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1) vnunet.com: SAP will back .Net: German software giant SAP AG said it would back both Microsoft's .Net
strategy and rival Sun Microsystems' Java technology, rebutting
reports this week that SAP would give its full backing to the Sun
platform.SAP North American spokesperson Bill Wohl said a lot of
interest had been created by the inaccurate and incomplete newspaper
story. "We've spent the last 24 hours trying to balance it."
According to Wohl, the UK's Financial Times got the story wrong; they
relied on the wrong sources.
2) SAP Chooses Sun Micro Platform Over Microsoft : SAP, Europe's biggest software group, has decided not to use
Microsoft's .Net software platform and is instead backing a competing
offering from Sun Microsystems. Hasso Plattner, SAP chief executive,
will announce next week that the German group is to adopt Sun's J2EE
architecture, a development platform for enterprise software based on
the Java programming language, to run SAP software. SAP's move is
likely to be a blow to Microsoft, as the German group has one of the
largest customer bases of any business software developer.
3) Microsoft shows off research goodies - Tech News - CNET.com: Microsoft Chairman Bill Gates on Wednesday demonstrated technologies
for transcribing spoken Chinese, making handheld computers aware of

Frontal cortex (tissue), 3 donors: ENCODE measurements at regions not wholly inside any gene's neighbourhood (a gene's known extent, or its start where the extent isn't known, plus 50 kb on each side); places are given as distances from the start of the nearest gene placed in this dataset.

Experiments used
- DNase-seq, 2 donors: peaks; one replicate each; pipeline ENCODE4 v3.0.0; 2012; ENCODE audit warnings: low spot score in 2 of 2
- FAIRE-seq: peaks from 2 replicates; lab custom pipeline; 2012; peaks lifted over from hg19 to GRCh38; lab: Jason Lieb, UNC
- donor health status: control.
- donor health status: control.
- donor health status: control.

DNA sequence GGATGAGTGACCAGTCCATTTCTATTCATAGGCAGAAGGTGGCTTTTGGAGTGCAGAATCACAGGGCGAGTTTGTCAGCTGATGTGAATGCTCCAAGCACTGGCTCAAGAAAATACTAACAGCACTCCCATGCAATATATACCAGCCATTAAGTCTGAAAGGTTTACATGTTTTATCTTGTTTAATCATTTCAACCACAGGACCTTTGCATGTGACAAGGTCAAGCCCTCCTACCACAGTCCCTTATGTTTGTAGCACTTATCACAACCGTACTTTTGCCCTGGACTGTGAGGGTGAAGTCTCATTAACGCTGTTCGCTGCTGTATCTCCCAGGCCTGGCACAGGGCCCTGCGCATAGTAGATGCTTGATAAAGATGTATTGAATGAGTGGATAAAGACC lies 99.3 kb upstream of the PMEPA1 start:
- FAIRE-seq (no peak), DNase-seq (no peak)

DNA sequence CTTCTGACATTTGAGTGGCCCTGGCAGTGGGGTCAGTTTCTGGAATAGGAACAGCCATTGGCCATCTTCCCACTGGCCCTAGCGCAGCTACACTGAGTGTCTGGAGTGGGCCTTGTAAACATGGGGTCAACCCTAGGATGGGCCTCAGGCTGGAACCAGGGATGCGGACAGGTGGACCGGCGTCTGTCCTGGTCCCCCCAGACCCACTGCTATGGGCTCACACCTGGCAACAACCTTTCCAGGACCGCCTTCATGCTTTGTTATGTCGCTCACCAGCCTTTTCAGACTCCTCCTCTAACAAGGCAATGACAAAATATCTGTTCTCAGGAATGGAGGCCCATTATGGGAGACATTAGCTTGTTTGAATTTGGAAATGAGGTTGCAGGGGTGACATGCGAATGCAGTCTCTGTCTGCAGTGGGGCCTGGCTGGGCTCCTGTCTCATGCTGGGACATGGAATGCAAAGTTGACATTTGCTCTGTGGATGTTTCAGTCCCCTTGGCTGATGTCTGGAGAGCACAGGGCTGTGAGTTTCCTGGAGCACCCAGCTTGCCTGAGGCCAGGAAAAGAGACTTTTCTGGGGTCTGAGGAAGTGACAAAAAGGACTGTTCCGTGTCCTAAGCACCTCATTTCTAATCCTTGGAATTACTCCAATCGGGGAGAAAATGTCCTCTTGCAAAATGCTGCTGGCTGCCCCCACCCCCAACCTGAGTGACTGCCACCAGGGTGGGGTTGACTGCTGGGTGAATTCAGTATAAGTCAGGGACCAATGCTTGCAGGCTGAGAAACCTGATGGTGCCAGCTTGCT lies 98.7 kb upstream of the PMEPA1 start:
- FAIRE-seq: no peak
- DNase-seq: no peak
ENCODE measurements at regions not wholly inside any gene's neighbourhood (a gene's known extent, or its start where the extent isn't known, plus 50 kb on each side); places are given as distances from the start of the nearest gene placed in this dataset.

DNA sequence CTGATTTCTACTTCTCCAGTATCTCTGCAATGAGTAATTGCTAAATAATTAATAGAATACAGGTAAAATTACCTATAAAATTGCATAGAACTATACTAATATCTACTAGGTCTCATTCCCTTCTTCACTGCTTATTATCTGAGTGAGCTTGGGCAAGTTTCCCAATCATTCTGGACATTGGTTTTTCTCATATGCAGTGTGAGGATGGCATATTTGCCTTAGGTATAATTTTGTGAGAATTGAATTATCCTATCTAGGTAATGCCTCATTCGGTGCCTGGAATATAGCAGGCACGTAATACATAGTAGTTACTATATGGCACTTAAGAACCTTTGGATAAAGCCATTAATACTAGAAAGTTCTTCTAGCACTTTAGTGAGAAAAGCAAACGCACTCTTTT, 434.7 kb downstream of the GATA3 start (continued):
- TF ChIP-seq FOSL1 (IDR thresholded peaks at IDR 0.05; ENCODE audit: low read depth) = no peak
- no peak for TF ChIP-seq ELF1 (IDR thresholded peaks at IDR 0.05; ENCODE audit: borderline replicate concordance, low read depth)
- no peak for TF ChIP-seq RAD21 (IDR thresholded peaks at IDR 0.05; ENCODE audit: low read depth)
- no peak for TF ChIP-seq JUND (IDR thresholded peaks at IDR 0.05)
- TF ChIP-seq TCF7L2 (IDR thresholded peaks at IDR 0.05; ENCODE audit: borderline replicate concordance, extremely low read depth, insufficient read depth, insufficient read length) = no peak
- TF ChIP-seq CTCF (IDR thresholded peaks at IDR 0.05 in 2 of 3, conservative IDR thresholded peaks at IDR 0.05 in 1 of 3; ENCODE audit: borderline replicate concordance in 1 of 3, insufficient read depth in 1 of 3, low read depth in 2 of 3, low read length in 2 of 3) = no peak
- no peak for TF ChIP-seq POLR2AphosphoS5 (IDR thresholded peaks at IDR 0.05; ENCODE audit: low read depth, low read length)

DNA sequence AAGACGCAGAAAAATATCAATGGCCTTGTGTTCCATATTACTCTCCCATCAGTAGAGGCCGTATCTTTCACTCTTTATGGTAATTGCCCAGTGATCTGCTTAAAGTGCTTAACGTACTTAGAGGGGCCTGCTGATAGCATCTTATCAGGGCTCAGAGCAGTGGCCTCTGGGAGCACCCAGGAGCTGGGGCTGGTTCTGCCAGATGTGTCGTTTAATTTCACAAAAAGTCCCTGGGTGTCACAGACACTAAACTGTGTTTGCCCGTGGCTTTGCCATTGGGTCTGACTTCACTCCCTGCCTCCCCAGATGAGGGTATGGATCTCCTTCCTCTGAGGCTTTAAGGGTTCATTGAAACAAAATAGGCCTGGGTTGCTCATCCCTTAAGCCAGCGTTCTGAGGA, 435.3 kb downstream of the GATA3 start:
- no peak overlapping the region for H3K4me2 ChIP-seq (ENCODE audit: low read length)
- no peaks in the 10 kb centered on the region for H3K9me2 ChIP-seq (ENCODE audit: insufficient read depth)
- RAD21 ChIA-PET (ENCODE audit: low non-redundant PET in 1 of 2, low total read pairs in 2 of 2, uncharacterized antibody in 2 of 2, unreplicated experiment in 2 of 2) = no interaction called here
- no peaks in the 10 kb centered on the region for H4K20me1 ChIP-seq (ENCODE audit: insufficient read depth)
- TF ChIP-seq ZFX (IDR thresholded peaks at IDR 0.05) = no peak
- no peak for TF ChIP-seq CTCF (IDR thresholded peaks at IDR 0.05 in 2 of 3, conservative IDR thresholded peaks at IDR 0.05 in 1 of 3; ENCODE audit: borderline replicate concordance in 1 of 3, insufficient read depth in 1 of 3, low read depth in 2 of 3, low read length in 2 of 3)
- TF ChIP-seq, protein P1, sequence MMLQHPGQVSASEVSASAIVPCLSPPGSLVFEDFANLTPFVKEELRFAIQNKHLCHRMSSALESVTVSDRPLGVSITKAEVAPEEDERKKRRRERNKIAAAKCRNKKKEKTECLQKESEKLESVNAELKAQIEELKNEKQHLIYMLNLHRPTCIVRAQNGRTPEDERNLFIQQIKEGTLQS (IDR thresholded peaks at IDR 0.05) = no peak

when they're being touched and moved, and adding emotion to computer
slide shows. At an event recognizing the 10th anniversary of
Microsoft Research, Gates indulged his fondness for technology,
raising hopes for a world where computers will become more
useful. "The message you'll get is one of incredible optimism," he
said as he described Microsoft's vision for its research labs.
5) ZDNet: Enterprise: Microsoft: Big plans for Great Plains: Microsoft to rewrite Great Plains' apps in two years in C#. It's a
familiar scenario: Microsoft Corp. settles into an inauspicious
market toehold as competitors pay no heed – only to wake a few years
later to find themselves obscured by the company's long shadow. It
happened with Windows and Office. Now, the plan is to make it happen
with Great Plains Software Inc.'s business applications. The software
became part of Microsoft's portfolio when it acquired Great Plains
this year. "All the business software in the world will be
replaced," said Microsoft VP David Vaskevitch, the mastermind
behind the acquisition. "It will be a 10-, 15-, even a 20-year
process. You can rewrite SAP [AG], but it will be 10 times easier to
rewrite Great Plains."